The holidays are meant to be a time of winter wonderlands and celebrating with friends and family. However, the winter is not a happy time for everyone. For some, the cold months tend to bring gloomy clouds and unhappy moods along with them. The shorter days and the change of weather can drain patients of their energy and leave them feeling tired and depressed. This is such a common phenomenon it even has a name: Seasonal Affective Disorder (SAD).
SAD can happen at any time of year, but it is especially common through the cold winter season. While doctors and experts are unsure what causes this temporary depression, there is reason to believe it is because of the shock to people’s circadian rhythms. When someone’s internal 24-hour clock gets thrown off while trying to adjust to shorter days and staying indoors more often, it can cause them to feel drowsy and more lethargic than usual.
Others believe that the shift in mood during the winter season is because of a disruption in hormones. Because of the lack of light during the winter, serotonin and melatonin, both of which help regulate sleep, mood, and energy-levels, could be at abnormal levels through the season.
According to the American Academy of Family Physicians, 4-6 percent of people in the U.S. suffer from SAD, and 20 percent suffer from a milder form of seasonal depression during the holidays. The only thing worse than suffering from SAD is suffering from SAD while stuck in a hospital. Being cooped up in a hospital or nursing home can be an isolating and lonely experience for some patients, especially on Christmas, Hanukah or any other holiday. To lift your patients’ (not to mention your own) spirits during the holidays, here are some tips!
Let There Be Light
Light therapy is a great way to get your patients’ internal clocks back on track. During the day, be sure all of the shades are pulled back so that natural light can get into each room. Keeping the windows open at night can also be a great form of light therapy. If your patients are exposed to the sunset and the sunrise (even if they are still asleep), it can help keep their circadian rhythms on track.
When possible, the best light therapy can be to get your patients out in the sun. The winter months can be cold and harsh, but if a surprising sunny day, or even hour, presents itself, it can be a great time to get your patients outside to enjoy the sunlight. For patients who are too critical to go outside, light therapy boxes, which mimic natural sunlight using special florescent lightbulbs, have been proven extremely effective in treating SAD, bipolar depression, insomnia, and other conditions.
Aromatherapy can do wonders for people’s moods, and it can even help those suffering from SAD. Certain scents or essential oils can influence the part of the brain that controls stress, anxiety, happiness etc. According to the Journal of Natural Medicine, these aromas can even affect your sleep, appetite, memory, and improve depressive disorders. Some of the best scents to help lift spirits are rose, lavender, jasmine, and chamomile. If you have a patient who is struggling with seasonal depression over the holidays, see if they might like to have a candle or essential oil dispenser with one of these scents in their room. Even a spray of lavender air freshener may do the trick.
Exercise is also a great way to combat seasonal affective disorder. Outdoor exercise is the best option, since fresh air and natural light are also great ways to improve people’s moods, so if your patients are able, encourage them to take a stroll outside. Getting their muscles moving and hearts pumping, even just from a short walk, can do a lot to improve their mental and physical well-being. If outdoor exercise isn’t possible, encourage your patients to take a walk or do some light stretching indoors. Weight gain is a common symptom of SAD, and depression can often lead to muscle atrophy in chronically ill patients.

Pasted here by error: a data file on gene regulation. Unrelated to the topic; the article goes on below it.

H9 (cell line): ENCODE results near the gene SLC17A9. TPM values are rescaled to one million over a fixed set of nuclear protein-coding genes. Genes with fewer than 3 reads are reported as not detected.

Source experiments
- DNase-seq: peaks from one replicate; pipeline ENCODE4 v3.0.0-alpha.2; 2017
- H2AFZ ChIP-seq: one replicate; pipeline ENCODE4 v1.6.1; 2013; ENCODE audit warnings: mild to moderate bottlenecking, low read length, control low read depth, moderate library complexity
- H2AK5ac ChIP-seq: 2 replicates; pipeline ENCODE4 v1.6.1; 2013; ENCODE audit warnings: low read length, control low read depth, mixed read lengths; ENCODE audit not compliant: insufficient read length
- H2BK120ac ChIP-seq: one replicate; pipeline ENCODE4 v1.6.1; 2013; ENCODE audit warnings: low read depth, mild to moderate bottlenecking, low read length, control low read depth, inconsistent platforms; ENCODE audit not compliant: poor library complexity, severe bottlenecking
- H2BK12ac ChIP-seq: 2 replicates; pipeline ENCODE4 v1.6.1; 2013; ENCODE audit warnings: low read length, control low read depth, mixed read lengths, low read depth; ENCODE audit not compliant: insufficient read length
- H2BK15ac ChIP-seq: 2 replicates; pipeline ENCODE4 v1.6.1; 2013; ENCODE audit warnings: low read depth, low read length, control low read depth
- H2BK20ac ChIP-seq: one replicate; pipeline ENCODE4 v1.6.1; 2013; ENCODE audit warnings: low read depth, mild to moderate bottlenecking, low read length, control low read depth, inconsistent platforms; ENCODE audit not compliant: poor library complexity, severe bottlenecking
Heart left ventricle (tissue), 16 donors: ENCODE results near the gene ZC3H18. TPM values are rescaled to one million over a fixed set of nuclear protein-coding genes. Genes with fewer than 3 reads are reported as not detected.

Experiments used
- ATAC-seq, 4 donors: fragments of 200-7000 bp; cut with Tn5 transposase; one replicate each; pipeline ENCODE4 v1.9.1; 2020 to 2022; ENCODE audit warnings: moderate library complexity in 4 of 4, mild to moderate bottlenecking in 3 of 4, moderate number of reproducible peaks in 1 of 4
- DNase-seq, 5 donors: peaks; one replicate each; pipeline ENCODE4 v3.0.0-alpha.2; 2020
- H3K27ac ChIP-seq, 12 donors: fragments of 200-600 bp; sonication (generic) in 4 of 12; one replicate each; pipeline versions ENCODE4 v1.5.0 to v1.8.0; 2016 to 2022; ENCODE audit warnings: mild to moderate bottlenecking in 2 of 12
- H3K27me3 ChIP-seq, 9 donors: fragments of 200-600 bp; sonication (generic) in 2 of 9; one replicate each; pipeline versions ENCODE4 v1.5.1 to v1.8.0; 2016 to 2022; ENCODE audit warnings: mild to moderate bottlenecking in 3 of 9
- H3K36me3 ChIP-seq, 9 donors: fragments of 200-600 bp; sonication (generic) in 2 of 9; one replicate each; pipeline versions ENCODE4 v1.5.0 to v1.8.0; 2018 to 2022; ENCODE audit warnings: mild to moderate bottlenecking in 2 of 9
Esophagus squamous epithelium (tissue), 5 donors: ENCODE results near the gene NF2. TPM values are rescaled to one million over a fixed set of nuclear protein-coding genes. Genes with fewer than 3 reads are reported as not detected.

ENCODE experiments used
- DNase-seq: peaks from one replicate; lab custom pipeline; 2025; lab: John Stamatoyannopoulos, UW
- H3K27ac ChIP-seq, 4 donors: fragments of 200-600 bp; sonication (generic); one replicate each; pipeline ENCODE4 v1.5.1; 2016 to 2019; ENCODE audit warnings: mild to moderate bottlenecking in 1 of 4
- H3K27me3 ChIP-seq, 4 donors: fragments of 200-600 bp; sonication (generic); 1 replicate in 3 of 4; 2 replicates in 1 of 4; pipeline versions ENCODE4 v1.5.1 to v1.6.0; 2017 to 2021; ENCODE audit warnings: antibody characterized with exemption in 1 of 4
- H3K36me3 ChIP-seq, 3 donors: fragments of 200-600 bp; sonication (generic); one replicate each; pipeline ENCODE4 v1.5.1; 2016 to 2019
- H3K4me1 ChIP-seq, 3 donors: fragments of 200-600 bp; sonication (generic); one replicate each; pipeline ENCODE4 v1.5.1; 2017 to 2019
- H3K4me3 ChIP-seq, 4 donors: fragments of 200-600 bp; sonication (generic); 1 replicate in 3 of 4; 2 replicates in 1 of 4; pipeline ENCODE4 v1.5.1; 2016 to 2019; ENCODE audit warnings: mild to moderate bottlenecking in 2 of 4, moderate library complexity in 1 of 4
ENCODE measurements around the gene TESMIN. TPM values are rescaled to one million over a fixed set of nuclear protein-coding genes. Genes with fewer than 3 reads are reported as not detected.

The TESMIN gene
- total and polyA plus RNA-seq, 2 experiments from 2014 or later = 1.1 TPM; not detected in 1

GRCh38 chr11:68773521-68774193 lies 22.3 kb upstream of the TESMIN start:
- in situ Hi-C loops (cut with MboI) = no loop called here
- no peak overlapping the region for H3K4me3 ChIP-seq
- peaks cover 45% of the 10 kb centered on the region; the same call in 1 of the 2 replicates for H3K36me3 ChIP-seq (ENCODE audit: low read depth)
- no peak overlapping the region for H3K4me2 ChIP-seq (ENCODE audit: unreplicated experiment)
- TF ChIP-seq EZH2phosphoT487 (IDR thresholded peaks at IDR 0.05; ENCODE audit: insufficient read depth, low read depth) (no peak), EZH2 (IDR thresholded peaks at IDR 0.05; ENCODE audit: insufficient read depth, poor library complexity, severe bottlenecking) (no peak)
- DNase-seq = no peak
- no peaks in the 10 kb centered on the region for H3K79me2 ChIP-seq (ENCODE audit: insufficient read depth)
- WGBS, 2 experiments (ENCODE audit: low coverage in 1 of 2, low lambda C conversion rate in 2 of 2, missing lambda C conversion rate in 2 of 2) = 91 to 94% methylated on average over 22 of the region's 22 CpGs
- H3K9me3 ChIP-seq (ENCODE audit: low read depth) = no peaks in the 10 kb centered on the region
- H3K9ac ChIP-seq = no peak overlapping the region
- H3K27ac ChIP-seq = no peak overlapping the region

Encourage a Schedule
Those who struggle with seasonal affective disorder may have a hard time keeping a normal schedule. They may choose to or be required to sleep all day, which can worsen their depressive symptoms. It may seem unimportant to keep normal sleep and activity schedules while in the hospital, but often this is when it is actually the most vital for one’s well-being. Encourage patients to wake up in the morning and go to sleep at the same time each day. Using an alarm is a good way to help patients stay on track, and when you have free time, plan some fun activities they can do on their own or with other patients. Getting them into a routine will help to distract from the fact they are in a hospital and away from loved ones during the holidays.
Bring on the Holiday Cheer
Being stuck in a hospital throughout the holidays can feel lonely for some patients. Their families may live far away, or they might feel like they are missing out on important cultural practices. While you can’t recreate everyone’s special holiday traditions, you can bring a little holiday cheer to liven the mood. Decorating rooms, bringing small gifts or cards, wearing festive accessories with your scrubs, or making everyone a cup of hot cocoa can go a long way in lifting not only your patients’ spirits, but the staff’s as well.
Helping your patients stay in good spirits over the holidays can be a challenge. But hopefully these tips will help you think of small things you can do for those in your care to make this holiday season a joyous one for everyone. You never know; a little holiday cheer may just make someone’s day.